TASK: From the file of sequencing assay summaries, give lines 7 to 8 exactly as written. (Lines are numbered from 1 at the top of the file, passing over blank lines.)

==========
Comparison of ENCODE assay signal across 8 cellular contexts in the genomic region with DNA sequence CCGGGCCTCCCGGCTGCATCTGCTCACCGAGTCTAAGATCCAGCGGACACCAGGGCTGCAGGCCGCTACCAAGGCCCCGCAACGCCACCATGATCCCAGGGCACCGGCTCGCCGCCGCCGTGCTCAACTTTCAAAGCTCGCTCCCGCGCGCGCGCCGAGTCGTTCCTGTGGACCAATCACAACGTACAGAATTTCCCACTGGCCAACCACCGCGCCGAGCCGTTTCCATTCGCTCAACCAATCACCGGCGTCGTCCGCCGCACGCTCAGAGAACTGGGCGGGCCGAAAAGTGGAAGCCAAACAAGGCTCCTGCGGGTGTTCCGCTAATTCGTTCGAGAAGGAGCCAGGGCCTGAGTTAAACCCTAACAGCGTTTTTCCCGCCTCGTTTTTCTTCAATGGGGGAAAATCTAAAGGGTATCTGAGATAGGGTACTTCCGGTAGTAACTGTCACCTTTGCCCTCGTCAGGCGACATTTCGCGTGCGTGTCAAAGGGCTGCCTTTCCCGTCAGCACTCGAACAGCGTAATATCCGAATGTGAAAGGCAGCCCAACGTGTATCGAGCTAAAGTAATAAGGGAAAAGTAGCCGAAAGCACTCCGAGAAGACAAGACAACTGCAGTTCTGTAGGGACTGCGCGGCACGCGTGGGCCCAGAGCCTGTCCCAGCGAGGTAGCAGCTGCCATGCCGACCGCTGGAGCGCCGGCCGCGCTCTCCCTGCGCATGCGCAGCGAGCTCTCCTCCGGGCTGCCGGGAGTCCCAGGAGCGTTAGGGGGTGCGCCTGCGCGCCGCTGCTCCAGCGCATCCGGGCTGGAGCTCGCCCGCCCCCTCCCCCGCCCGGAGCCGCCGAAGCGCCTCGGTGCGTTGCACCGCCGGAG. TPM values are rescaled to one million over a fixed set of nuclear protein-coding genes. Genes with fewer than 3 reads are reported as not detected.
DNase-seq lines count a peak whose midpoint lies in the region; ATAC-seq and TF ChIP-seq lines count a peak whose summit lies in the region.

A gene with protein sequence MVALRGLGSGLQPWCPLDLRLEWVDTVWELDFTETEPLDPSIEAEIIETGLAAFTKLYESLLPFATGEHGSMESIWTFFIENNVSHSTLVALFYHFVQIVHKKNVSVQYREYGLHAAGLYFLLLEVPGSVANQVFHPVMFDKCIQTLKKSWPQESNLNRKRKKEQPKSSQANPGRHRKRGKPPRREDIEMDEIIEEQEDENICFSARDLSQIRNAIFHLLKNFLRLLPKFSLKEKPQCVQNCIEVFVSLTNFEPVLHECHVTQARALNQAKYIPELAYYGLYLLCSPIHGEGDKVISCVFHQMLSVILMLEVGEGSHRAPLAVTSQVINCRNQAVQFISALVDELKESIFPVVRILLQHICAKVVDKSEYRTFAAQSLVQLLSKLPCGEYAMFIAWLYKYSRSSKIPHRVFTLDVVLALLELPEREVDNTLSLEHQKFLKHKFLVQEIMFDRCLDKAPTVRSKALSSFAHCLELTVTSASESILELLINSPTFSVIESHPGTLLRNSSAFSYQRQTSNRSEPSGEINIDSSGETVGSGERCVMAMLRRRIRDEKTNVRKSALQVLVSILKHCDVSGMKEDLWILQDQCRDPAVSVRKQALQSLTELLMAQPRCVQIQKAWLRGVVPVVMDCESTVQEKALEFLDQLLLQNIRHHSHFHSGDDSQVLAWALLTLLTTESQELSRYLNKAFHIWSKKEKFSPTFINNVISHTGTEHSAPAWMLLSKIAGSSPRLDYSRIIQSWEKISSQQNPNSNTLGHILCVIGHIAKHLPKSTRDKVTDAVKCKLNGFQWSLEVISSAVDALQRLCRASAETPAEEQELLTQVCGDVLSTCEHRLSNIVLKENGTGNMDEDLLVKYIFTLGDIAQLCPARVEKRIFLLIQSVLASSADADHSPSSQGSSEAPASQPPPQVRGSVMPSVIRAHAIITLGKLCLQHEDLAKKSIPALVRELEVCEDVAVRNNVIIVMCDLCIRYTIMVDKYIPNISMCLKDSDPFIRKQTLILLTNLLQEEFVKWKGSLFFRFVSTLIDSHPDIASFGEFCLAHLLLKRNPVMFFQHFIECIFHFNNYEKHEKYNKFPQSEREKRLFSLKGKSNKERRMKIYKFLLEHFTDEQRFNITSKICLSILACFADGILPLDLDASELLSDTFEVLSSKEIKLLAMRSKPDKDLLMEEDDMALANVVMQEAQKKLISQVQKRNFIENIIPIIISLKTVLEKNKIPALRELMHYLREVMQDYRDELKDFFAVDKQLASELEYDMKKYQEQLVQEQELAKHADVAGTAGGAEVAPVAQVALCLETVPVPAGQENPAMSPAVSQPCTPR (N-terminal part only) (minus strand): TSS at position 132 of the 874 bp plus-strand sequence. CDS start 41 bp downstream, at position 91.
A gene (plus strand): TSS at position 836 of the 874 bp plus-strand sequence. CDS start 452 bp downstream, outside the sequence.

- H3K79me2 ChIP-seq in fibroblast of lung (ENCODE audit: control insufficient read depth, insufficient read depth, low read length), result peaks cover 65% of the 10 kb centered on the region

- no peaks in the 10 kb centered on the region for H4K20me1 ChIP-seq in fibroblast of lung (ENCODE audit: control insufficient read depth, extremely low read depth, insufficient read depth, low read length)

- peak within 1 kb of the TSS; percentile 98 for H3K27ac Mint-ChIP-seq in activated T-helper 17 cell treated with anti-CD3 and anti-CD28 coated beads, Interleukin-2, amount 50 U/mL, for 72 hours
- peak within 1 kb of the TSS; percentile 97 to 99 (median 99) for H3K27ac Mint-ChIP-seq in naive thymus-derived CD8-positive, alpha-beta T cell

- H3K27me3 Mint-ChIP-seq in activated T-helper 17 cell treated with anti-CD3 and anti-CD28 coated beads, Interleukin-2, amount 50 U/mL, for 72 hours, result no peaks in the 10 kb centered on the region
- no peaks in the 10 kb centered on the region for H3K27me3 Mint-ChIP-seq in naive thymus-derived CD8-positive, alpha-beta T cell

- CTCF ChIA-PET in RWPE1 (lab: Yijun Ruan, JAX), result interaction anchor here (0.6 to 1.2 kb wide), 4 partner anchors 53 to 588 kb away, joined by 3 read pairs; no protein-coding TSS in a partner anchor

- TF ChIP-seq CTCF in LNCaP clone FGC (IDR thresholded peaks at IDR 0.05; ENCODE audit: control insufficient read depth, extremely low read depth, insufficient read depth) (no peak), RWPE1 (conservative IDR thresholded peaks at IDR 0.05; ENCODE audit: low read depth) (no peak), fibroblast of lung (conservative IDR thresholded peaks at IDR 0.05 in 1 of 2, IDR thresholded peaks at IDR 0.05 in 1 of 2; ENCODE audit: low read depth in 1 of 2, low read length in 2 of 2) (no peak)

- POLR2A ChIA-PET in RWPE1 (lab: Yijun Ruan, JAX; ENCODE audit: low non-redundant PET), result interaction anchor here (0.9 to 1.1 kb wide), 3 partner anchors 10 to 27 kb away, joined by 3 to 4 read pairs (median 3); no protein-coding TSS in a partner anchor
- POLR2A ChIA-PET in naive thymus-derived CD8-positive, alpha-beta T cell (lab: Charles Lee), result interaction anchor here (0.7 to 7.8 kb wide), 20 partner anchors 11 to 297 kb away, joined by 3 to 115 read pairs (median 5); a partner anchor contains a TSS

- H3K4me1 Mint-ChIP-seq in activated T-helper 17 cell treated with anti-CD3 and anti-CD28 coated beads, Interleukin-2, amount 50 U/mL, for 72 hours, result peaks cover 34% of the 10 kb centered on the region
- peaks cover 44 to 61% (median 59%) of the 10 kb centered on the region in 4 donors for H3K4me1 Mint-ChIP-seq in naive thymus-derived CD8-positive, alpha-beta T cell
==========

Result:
- peak within 1 kb of the TSS; percentile 98 for H3K27ac Mint-ChIP-seq in activated T-helper 17 cell treated with anti-CD3 and anti-CD28 coated beads, Interleukin-2, amount 50 U/mL, for 72 hours
- peak within 1 kb of the TSS; percentile 97 to 99 (median 99) for H3K27ac Mint-ChIP-seq in naive thymus-derived CD8-positive, alpha-beta T cell